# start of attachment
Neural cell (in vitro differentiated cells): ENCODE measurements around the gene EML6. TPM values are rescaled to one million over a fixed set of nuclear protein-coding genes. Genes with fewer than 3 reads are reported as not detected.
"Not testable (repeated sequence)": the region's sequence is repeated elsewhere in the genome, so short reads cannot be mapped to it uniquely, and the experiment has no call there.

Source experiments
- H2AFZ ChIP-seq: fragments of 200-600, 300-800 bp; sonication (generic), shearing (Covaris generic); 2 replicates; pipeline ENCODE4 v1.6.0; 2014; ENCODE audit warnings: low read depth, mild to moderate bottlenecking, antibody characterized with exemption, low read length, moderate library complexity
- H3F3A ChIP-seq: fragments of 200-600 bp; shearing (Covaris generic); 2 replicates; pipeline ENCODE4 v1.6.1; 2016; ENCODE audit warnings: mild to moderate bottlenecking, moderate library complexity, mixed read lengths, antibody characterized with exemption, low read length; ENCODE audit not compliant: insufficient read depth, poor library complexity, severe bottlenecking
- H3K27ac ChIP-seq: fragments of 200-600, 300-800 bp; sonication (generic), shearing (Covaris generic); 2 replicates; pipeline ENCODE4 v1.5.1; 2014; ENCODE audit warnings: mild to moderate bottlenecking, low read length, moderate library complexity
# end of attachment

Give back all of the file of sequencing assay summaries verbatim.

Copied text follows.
Neural cell (in vitro differentiated cells): ENCODE measurements around the gene EML6. TPM values are rescaled to one million over a fixed set of nuclear protein-coding genes. Genes with fewer than 3 reads are reported as not detected.
"Not testable (repeated sequence)": the region's sequence is repeated elsewhere in the genome, so short reads cannot be mapped to it uniquely, and the experiment has no call there.

Source experiments
- H2AFZ ChIP-seq: fragments of 200-600, 300-800 bp; sonication (generic), shearing (Covaris generic); 2 replicates; pipeline ENCODE4 v1.6.0; 2014; ENCODE audit warnings: low read depth, mild to moderate bottlenecking, antibody characterized with exemption, low read length, moderate library complexity
- H3F3A ChIP-seq: fragments of 200-600 bp; shearing (Covaris generic); 2 replicates; pipeline ENCODE4 v1.6.1; 2016; ENCODE audit warnings: mild to moderate bottlenecking, moderate library complexity, mixed read lengths, antibody characterized with exemption, low read length; ENCODE audit not compliant: insufficient read depth, poor library complexity, severe bottlenecking
- H3K27ac ChIP-seq: fragments of 200-600, 300-800 bp; sonication (generic), shearing (Covaris generic); 2 replicates; pipeline ENCODE4 v1.5.1; 2014; ENCODE audit warnings: mild to moderate bottlenecking, low read length, moderate library complexity